Should real estate rights, interests and transactions be registered ?
Registration is obligatory for:
Leases for a term of nine years or more are also registered to protect the lessee’s rights in case the property is sold. A lawsuit claiming property rights must also be registered, otherwise it will be dismissed by the court without prejudice.
What are the documents required for proceeding to the Cadastre registration? Can the process be completed electronically?
For registration in the Cadastre, a formal application must be filed along with supporting documents.
Depending on how the property ownership was acquired, supporting documentation needed may differ. The basic documents, however, include the following:
• Application Form – online or hard-copy when physically submitted
• Title Ownership – photocopy or scanned when submitting online
• Topographic diagram or site plan
• Greek Identification Card or Passport Information
Electronic submission is also available. The rights holder must pay the required fee (€35 for each specific right or €20 for auxiliary spaces), as well as an additional amount after registration (depending on the property tax value).
It is essential to indicate the location of your property, and if recent topography surveys with coordinates are not available, you can visit the official website www.ktimatologio.gr to identify your property..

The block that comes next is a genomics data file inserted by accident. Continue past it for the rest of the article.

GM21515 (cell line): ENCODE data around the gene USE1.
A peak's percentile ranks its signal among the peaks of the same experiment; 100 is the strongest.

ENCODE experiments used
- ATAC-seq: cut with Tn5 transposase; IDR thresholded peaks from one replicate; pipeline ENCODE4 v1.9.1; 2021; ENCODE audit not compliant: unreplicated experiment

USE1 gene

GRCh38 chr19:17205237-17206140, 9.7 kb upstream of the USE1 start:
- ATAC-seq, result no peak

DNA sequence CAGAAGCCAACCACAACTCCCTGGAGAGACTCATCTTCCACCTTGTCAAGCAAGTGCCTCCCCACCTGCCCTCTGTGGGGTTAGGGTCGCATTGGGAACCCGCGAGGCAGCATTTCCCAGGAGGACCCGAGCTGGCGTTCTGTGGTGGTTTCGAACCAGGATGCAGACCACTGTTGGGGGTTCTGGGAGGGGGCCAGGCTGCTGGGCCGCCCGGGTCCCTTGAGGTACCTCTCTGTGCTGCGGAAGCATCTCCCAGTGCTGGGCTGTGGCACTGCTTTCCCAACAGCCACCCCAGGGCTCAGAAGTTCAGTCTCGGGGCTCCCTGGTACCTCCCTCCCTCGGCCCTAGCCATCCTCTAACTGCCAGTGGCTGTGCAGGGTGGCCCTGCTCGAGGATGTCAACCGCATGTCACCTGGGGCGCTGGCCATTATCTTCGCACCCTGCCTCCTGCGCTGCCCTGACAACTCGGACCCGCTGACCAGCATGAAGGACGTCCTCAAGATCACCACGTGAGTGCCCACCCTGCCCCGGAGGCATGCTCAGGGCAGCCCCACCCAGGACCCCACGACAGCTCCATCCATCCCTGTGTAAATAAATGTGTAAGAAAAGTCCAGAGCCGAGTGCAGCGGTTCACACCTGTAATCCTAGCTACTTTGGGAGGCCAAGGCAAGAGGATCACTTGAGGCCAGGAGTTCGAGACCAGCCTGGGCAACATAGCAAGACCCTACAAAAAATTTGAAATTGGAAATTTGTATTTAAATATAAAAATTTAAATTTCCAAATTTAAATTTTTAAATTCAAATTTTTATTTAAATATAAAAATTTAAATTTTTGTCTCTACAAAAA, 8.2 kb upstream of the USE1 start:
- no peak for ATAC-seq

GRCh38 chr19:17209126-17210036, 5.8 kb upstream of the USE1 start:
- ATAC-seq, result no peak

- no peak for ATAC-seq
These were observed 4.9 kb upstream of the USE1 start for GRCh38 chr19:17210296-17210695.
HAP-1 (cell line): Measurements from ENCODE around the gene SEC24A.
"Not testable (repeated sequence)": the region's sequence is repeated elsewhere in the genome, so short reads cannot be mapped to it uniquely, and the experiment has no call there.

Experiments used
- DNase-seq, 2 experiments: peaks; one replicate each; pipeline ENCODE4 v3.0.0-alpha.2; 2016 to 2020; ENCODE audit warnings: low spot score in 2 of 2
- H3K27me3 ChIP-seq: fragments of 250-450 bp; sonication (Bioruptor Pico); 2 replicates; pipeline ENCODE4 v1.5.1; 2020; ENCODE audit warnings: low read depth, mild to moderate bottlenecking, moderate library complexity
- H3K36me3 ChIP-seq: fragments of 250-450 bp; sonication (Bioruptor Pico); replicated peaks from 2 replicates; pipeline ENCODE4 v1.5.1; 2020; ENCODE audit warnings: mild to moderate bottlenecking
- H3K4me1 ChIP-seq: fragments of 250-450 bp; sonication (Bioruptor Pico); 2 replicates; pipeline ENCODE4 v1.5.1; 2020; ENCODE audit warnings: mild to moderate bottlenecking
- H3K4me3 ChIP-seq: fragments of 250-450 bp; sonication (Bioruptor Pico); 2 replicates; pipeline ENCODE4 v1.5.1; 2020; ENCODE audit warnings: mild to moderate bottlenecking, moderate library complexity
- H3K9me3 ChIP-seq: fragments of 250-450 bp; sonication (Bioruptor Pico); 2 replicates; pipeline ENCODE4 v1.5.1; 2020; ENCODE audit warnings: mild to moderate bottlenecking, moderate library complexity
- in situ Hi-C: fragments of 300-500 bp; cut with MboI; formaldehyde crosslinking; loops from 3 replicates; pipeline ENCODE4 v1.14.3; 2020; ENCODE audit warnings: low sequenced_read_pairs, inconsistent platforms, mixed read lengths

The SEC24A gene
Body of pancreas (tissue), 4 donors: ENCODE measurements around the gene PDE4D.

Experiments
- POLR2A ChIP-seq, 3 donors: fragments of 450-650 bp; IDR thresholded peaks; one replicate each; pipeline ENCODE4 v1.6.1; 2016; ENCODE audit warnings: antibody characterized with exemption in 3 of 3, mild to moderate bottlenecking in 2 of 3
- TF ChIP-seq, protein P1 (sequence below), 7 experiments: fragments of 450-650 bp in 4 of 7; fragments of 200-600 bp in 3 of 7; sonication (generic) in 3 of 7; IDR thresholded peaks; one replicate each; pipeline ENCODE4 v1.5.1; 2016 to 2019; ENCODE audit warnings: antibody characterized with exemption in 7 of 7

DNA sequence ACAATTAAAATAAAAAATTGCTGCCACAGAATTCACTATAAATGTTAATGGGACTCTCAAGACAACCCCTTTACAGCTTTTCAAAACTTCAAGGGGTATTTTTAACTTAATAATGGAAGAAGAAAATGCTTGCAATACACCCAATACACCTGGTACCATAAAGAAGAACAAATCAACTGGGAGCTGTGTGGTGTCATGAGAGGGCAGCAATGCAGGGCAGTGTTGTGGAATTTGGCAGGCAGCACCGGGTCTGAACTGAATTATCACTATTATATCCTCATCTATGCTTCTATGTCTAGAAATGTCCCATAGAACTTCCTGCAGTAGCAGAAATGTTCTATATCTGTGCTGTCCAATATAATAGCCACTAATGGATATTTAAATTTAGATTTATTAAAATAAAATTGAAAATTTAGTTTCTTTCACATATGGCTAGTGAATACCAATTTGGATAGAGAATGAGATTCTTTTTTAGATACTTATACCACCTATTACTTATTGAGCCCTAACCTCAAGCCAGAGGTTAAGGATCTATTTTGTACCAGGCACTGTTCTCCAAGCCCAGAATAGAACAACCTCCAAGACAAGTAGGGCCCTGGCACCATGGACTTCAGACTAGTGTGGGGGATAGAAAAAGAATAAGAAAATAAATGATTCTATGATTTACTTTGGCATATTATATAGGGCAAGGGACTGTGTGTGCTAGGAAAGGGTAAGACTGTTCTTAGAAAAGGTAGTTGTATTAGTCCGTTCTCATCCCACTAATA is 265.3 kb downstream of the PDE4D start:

What rights in land properties should be registered (or not) ? Is there a state guarantee of title?
In Greece, all land properties are required to be registered at the local Land Registry or Cadaster Office. Moreover, foreign property owners or potential property buyers of such properties should be aware that Greek law recognizes no state guarantee of title. Nevertheless, registration produces an irrefutable presumption as to the owner of the property.
Are rights to land and constructions on the land legally separable?
Under the property law in Greece, land and constructions are not separated, with the following significant exceptions:
• horizontal/vertical properties (ie, joint ownership in land and common spaces and separate ownership in buildings, usually block apartments)
• surface rights (where the beneficiary of the right does not own the land but has full powers over it).